13 May 2014

Autonomy's Triumph in Canada: what George Parkin Grant foresaw

The late Canadian philosopher, George Parkin Grant (1918-1988), argued that, while the American experiment south of the border was preoccupied with the development of technique in the service of the expansive desires of sovereign individuals, both English and French Canadians were traditionally more communitarian in orientation. However, already half a century ago Grant lamented that Canada was becoming more individualistic and almost certainly for the worse. Although Grant initially expressed concern about the homogenizing influences of liberalism and capitalism on his country’s distinctive traditions, in his last decades he became increasingly worried about the easy acceptance of euthanasia and abortion in western societies and the inevitable cheapening of human life that would follow in its wake.

Unlike most of his socially-prominent extended family, including his nephew, former federal Liberal leader Michael Ignatieff, Grant was no fan of liberalism and held the late Prime Minister Pierre Trudeau in particular disregard. Were he still alive today, Grant would be livid at what his nemesis’ son, the current Liberal leader, has unilaterally decreed to his parliamentary caucus: Anti-abortion candidates need not apply in 2015, Justin Trudeau says.

Liberal Leader Justin Trudeau says all candidates running for nomination to represent the Liberal Party in 2015 will have to support the party’s pro-choice position, but that the same rule does not apply to sitting MPs. “I have made it clear that future candidates need to be completely understanding that they will be expected to vote pro-choice on any bills,” Trudeau said Wednesday following his party’s weekly caucus meeting in Ottawa. . . . “We are steadfast in our belief ... it is not for any government to legislate what a woman chooses to do with her body. And that is the bottom line.”

But the Liberals are not alone. Although Grant, as a Red Tory, tended to support the Conservative Party, he would scarcely be enthusiastic about what that party has become today under Prime Minister Stephen Harper, who moved two years ago to shut down a backbencher’s effort to reopen the issue of when human life begins. Unlike the Liberals and the socialist New Democrats, the Conservative position seems to be to tolerate pro-lifers as long as they keep their mouths shut on the matter in the House of Commons. This means that all three major federal parties have effectively banished pro-lifers to the political wilderness. The autonomous person, liberated from the constraints of the past and free perhaps even from the stigma of social disapproval of his chosen lifestyle, has become the new god of the Canadian civil religion, almost totally eclipsing whatever communitarian elements have managed to survive the cultural shifts of recent decades.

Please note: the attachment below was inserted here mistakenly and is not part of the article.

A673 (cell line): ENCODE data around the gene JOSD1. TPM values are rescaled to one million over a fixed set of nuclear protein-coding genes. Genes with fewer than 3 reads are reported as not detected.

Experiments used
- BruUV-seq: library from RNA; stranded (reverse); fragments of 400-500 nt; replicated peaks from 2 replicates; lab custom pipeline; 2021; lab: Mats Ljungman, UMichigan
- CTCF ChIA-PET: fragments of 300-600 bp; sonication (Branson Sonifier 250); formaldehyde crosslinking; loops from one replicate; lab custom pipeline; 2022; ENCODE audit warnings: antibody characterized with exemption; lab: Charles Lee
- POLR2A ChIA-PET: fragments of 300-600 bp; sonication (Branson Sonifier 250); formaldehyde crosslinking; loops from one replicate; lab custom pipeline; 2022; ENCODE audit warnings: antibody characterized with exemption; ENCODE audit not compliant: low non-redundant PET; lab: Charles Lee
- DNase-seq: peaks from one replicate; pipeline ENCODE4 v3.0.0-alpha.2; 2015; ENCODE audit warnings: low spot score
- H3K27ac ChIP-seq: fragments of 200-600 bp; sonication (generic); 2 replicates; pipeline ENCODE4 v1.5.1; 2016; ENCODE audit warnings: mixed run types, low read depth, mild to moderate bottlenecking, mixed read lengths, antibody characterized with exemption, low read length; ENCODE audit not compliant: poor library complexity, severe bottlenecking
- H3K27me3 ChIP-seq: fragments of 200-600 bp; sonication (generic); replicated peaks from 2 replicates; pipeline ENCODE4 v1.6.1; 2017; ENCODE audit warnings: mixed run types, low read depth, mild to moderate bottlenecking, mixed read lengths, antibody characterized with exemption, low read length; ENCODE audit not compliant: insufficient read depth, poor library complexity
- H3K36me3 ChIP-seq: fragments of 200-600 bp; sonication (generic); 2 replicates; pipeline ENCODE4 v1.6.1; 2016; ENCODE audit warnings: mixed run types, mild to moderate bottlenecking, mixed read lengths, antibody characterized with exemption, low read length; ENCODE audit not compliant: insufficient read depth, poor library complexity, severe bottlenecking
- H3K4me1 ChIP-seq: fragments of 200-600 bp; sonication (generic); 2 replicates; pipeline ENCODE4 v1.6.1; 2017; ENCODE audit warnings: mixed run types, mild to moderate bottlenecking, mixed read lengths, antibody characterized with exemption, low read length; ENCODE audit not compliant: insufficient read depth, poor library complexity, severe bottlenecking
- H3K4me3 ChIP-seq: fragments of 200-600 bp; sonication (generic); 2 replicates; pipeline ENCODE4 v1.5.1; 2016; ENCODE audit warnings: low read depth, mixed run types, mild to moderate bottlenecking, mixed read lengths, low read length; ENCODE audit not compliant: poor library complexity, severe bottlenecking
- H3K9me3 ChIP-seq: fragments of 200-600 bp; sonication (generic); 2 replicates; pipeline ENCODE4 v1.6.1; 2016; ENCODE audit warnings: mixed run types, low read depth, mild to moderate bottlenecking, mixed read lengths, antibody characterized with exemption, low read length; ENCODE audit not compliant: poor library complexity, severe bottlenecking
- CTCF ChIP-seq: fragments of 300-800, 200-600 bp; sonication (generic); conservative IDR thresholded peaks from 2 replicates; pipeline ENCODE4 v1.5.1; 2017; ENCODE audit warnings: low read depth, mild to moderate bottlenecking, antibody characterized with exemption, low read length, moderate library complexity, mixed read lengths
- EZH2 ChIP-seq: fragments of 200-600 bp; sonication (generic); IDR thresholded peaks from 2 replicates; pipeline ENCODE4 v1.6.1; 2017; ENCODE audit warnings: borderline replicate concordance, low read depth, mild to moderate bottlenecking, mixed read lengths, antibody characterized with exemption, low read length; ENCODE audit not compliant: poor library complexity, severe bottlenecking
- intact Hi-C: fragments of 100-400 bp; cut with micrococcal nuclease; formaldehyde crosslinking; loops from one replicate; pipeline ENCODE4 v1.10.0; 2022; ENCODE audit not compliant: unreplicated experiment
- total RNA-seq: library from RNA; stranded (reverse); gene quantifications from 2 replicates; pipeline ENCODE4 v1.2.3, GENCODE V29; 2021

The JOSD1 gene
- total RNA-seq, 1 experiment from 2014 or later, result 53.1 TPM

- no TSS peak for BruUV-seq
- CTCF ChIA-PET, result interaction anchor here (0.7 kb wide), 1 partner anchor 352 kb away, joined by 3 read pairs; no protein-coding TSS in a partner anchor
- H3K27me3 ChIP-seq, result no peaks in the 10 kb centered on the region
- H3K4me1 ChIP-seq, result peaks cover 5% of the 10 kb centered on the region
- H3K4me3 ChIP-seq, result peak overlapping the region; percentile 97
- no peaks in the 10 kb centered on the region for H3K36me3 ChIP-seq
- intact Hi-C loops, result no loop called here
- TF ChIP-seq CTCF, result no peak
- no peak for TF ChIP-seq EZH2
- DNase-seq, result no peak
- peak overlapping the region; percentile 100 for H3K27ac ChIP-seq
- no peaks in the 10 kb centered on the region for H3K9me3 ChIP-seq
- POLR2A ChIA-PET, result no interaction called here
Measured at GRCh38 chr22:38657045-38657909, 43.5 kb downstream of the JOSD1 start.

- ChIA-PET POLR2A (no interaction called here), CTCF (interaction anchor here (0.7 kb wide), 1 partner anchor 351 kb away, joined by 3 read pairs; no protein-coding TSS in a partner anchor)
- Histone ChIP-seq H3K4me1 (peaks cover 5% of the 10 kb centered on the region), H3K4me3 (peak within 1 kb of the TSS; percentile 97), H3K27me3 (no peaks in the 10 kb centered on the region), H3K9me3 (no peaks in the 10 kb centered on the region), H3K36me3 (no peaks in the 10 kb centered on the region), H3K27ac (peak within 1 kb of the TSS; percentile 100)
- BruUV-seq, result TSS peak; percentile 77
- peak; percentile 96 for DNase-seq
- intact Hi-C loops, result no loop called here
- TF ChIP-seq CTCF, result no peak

The notion of freedom as the right to define ourselves autonomously was famously heralded by the US Supreme Court’s notorious Planned Parenthood vs Casey decision in 1992. But, as Grant feared so many decades ago, this notion has expanded north of the 49th parallel. If John Locke is right that “everyone is orthodox to himself,” then perhaps freedom as autonomy must be held to trump the claims, not only of institutional religions, but of any faith that recognizes that we answer to God and to the covenant community he has called into being. A Catholic like his late father, Justin Trudeau objects to anyone who might question that status based on his abortion stance. The use of such expressions as “a private matter” and “between God and me” suggests that his Catholicism, however sincere, has been considerably attenuated by Canada’s civil religion, which, following Jean-Jacques Rousseau’s, will brook no dissent, particularly from those whose faith entails obedience to something beyond the socially-sanctioned quest for autonomy.

Grant would definitely not be pleased.


Trit said...

Thank you for writing about this. I have been really struggling with which party I can now support with good conscience. I cannot support the Conservative government, as they have caused a great deal of damage to our unwritten constitution, and continue to flaunt the requirements for openness and engagement on the Hill. Yet-how can I vote for a party that would not allow me to run, if I were to seek nomination, due to discrimination of opinion?

David Koyzis said...

Nathan, you have expressed the dilemma very well. It sometimes seems that our Prime Minister is out to cripple the opposition for the sake of maintaining a Conservative political dynasty, even if it means running roughshod over our institutions. He should be concerned more for strengthening democratic accountability than for keeping the Conservative Party in power, but I fear that's far from his intentions.

But are the Liberals and the New Democrats any better? In many ways they're worse.

I have yet to cast a vote with anything even close to enthusiasm. :-(


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